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GNU Emacs 27.2 in Mac OS terminal (11.4 Big Sur).

Started with

(windmove-default-keybindings)  

and found that S-<up> and S-<down> behaved just as <up> and <down>, as if the shift is not detected, whereas S-<left> and S-<right> behaved as expected.

Tried

(define-key global-map (kbd "S-<up>") 'windmove-up)
(define-key global-map (kbd "S-<down>") 'windmove-down)

and there was no change in behavior.

Saw this: Windmove-mode: S-up and S-down becomes text selection instead of switching windows and tried adding

(setq shift-select-mode nil)

(even though S-<up> and S-<down> were not acting to select), and again, no change in behavior. windmove works correctly with S-<up> and S-<down>, but not for S-<left> and S-<right>.

Complete, minimal .emacs file:

; (windmove-default-keybindings)
(define-key global-map (kbd "S-<up>") 'windmove-up)
(define-key global-map (kbd "S-<down>") 'windmove-down)
(define-key global-map (kbd "S-<left>") 'windmove-left)
(define-key global-map (kbd "S-<right>") 'windmove-right)

(setq inhibit-startup-message t)
(load-theme 'wombat)
(menu-bar-mode -1)
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  • Use iterm2 not the default terminal program. Jul 28, 2022 at 17:53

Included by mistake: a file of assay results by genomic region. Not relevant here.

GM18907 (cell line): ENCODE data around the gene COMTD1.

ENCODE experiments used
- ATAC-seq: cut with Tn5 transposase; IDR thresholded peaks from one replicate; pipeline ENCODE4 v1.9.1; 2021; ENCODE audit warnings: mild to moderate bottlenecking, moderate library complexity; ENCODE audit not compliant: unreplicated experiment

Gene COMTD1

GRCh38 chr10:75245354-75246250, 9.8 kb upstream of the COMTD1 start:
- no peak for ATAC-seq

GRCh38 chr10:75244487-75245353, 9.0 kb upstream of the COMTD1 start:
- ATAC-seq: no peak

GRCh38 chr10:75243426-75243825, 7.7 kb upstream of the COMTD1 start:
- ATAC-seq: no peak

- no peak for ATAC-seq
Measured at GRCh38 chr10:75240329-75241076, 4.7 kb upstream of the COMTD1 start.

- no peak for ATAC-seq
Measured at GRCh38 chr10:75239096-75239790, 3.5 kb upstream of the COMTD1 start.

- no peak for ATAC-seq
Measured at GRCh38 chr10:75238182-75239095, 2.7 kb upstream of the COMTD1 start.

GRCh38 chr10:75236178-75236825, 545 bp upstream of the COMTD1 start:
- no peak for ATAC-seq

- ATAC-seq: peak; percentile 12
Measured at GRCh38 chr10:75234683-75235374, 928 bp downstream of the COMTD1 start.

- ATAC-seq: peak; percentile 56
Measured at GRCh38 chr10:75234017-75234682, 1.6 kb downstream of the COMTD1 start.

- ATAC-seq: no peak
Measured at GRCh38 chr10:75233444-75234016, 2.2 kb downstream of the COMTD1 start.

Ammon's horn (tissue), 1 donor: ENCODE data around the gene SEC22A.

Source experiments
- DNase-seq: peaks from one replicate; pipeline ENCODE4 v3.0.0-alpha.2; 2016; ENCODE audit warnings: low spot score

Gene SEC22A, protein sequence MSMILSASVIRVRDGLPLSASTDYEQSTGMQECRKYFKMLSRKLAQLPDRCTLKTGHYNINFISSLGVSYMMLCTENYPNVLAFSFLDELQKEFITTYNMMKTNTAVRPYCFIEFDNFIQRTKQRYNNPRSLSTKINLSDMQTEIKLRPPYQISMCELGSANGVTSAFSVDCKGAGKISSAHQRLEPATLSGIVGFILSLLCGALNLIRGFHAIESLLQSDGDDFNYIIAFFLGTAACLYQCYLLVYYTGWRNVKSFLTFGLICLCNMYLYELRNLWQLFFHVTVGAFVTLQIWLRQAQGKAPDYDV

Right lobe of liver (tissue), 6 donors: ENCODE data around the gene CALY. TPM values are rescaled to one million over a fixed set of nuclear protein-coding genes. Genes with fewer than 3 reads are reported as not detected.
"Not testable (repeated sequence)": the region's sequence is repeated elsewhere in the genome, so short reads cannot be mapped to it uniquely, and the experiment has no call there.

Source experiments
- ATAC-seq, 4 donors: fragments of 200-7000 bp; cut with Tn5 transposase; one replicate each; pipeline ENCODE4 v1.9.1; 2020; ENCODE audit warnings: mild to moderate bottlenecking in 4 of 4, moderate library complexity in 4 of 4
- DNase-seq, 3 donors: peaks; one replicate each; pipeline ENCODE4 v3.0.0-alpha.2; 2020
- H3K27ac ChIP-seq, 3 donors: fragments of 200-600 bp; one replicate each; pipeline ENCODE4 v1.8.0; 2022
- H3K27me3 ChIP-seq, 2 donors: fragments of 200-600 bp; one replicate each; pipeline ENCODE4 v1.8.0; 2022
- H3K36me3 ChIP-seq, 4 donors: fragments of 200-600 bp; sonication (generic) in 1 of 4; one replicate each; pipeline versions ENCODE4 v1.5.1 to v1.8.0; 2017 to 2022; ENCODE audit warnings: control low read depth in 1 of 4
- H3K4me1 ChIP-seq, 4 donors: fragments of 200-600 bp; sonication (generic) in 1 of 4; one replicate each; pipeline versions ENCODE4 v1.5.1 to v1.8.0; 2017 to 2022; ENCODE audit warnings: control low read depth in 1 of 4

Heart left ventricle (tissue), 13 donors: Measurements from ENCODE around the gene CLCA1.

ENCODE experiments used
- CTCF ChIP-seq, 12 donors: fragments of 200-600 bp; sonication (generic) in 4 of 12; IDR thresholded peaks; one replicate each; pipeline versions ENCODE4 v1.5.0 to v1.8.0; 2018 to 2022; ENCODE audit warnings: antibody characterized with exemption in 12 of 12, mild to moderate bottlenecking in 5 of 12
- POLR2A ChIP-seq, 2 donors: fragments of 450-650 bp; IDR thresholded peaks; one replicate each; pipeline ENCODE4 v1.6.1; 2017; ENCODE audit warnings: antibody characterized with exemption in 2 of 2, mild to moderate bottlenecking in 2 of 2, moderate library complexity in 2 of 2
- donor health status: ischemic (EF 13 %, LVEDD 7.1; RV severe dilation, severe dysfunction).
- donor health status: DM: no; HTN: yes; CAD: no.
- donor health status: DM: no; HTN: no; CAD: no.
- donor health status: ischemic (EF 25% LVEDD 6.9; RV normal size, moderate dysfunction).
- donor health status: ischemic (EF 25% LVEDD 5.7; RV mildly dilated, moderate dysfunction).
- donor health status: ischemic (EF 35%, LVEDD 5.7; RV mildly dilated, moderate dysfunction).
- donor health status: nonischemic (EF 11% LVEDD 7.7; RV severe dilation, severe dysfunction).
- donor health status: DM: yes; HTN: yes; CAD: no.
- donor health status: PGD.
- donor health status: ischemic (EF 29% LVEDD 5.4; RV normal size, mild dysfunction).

• @FranklinHerman The default terminal is configurable as well, with a very similar interface. iTerm2 is almost identical in this respect, its only advantage is that it knows a few more key chords by default. Jul 28, 2022 at 21:45

2 Answers 2

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Programs running in the terminal can’t receive a lot of key combinations. Shifted arrow keys are just one more example in a long list. Run the Emacs gui instead.

You can see this in action by using C-h k, then pressing a key combination. Emacs will tell you what it received and what command it would invoke.

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  • That depends on the terminal. The macOS Terminal application doesn't distinguish Shift+{Up,Down} from {Up,Down} by default, but it can easily made to. Jul 28, 2022 at 21:47
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Terminal emulators (and hardware terminals) send escape sequences for key chords involving cursor keys or function keys. Only a few key chords have widely accepted standard escape sequences, and many terminals ignore certain modifiers. In particular, the macOS Terminal application sends the same escape sequence for Shift+Up as for Up, so Emacs has no way to distinguish between the two. See Shift+Up isn't recognized by Emacs in a terminal and Problems with keybindings when using terminal for more background.

You can change escape sequences in the Terminal preferences, under the “Keyboard” tab of each profile. Choose Up as the key, Shift as the modifier combination, “Send Text:” as the action and \033[1;2A as the text. (\033 stands for an escape character, which can also be shown as ESC or ^[ in other contexts.) This is a standard encoding of Shift+Up which Emacs recognizes out of the box. For Shift+Down, use \033[1;2B as the text. If you want other modifier combinations, use 1;5 for Ctrl and 1;6 for Ctrl+Shift. Left is C and Right is D. Terminal supports {Shift,Ctrl}+{Left,Right} out of the box.

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